Different churches are speaking out for peace. Among those churches is the Episcopalian church. Their affiliated peace fellowship, along with a Masjid in New York, together helped rebuild a mosque in Afghanistan which was bombed by the US Air Force. Below is an interview with the leader of the Episcopalian Church in the United States, Bishop Frank Griswold.
America's status as the sole superpower of the world isn't about flexing political muscle in Iraq, North Korea or elsewhere. It's really about being a superservant, says Bishop Frank Griswold.
Bishop Griswold is the presiding Bishop and Primate of the Episcopal church of the United States.
"A superservant always has the welfare of the global community as their first concern rather
than simply their own national interest," he explained in an interview with Sound Vision from New York.
The Episcopal church in the United States is an offshoot of the Church of England. Currently, there are about 2.5 million members in the US with dioceses in Latin American and Carribean countries. The church is also part of the worldwide Anglican communion which spans the globe. It is made up of 70 million members, including people from Iran, Egypt, and Syria. Episcopalians look to England's Archbishop of Canterbury as their spiritual leader.
"I will say that after Sept. 11 and the terrible experiences we had here in New York and Washington of destruction and loss of innocent lives, I thought to myself: 'Now we as a nation have experienced our own vulnerability and that should give us a sense of greater solidarity with other parts of the world where terrorism and death are a daily reality. Therefore, that should open a way for us to enter into the suffering of other people based on our own suffering," Bishop Griswold said.
However, the government's position on war with Iraq does not seem to be reflecting that empathy. Perhaps that is why Bishop Griswold has joined the growing ranks of religious leaders across the country who oppose the war on Iraq.
"We are deeply concerned about the war on Iraq and feel that war is absolutely the last resort," he said. He stressed the need for the American government to pursue every diplomatic effort before looking at the military option.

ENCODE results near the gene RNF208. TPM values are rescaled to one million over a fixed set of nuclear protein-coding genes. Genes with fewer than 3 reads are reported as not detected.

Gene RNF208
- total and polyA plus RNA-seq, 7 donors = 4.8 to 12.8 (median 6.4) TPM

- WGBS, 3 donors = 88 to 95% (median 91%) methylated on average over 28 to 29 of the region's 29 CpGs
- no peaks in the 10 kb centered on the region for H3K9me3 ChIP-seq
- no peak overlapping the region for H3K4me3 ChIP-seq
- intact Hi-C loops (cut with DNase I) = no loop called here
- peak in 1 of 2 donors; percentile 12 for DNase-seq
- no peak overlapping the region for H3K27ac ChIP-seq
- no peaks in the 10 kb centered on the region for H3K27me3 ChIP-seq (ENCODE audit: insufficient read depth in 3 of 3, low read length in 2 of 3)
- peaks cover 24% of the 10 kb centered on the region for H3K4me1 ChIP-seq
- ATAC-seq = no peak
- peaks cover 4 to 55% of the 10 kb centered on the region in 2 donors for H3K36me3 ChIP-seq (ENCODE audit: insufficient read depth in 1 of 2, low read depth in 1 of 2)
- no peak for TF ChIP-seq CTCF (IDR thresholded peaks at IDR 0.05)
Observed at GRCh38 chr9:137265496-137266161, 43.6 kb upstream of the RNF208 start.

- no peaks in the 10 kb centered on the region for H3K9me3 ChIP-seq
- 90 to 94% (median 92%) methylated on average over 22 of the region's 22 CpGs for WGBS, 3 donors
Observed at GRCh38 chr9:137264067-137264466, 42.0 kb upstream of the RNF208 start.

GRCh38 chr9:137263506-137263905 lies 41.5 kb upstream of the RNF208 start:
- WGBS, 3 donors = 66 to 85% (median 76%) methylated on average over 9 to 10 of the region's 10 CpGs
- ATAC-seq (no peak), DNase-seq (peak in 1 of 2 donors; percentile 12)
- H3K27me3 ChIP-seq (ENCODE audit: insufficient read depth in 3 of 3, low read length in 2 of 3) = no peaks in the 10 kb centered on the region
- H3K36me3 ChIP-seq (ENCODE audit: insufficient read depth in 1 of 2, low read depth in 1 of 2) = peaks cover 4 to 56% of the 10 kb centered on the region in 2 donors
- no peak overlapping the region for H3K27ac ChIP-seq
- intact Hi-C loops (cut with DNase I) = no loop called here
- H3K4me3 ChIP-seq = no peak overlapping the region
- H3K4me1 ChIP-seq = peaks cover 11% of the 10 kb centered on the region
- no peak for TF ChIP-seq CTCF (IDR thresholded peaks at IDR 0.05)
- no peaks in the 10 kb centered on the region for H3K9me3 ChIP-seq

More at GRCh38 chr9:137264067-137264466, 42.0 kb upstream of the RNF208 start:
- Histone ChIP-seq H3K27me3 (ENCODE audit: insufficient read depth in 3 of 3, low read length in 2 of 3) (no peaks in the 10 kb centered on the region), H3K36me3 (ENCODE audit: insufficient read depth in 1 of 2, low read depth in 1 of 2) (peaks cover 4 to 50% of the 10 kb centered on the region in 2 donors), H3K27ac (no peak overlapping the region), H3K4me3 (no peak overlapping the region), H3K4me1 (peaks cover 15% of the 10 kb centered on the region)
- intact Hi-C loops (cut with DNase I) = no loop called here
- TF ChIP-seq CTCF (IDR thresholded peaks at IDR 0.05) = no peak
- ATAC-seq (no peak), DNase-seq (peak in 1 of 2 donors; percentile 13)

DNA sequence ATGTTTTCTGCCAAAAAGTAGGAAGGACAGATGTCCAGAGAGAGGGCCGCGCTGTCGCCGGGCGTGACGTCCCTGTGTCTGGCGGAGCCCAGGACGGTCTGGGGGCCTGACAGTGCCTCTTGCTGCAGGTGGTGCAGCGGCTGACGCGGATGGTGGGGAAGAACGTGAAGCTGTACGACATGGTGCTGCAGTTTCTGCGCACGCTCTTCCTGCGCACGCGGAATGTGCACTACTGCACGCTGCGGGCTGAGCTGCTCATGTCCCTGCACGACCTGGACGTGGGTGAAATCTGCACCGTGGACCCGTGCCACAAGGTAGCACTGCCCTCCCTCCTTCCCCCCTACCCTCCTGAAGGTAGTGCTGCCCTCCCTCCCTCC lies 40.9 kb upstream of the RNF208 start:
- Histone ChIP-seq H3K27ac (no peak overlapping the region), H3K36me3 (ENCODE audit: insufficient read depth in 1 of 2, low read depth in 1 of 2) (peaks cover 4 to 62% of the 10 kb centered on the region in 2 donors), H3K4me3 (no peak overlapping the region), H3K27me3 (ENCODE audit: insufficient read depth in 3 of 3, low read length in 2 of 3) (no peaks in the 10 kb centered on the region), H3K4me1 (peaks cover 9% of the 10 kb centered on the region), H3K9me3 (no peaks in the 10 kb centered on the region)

Griswold said his opposition to war stems not only from his concern about death and injury of civilians, as well as the destruction of property and infrastructure that will result. It is also because of the possible repercussions on the entire Middle East.
"Our church, being part of a worldwide community, is deeply aware of the ramifications, the intensification of anger, and misunderstanding and violence that war can occasion. Certainly our bishops in Muslim countries have said war could profoundly destablilize the Middle East and set in motion a situation disastrous for all of us," he said.
"Peace is the church's business" is becoming an oft-heard slogan in some quarters. Many churches and Christian groups are actively speaking out against the impending war on Iraq. This is in sharp contrast to, for example, the Vietnam war. Most churches in the US only started opposing that war ten years after it had started.
In a country that prides itself on the separation of church and state, Bishop Griswold does not see his church's strong statements against the war as a violation of that principle. In fact, he thinks the separation strengthens the case for active participation by religious groups.
"Because of the separation of the church and the state, any faith community in the United States has the freedom to look critically at the government's policies," he explained. Bishop Griswold also noted that most churches and religious bodies maintain offices on Capitol Hill in Washington, DC which present to Congress and the US government their particular church or organization's point of view.
The need to speak out becomes even more urgent for Bishop Griswold when he thinks about the general situation of conflict in the Middle East. He related how he came to this realization during a 1992 pilgrimage to the Tomb of the Patriarchs in Hebron, where he found himself in the midst of worshippers of all three Abrahamic faiths.
"When I entered the building and saw myself standing in front of sign indicating the place of Abraham's burial, I noticed on my left there were a group of men engaged in a study of the Quran and on my right, in a small vestibule, a group of Jewish women were praying," he said. "I looked to my left and my right and straight ahead and I thought, all three of us are children of Abraham and I thought how sad father Abraham must be to see all his children fighting and attacking one another."
"We are all children of God," he added." God's compassion embraces all of us and how wonderful it would be if we, the children of Abraham, could find a new way to honor one another and work together to make the world a place of peace and justice. And that continues to be my prayer from that very day when I stood at the Tomb of Abraham."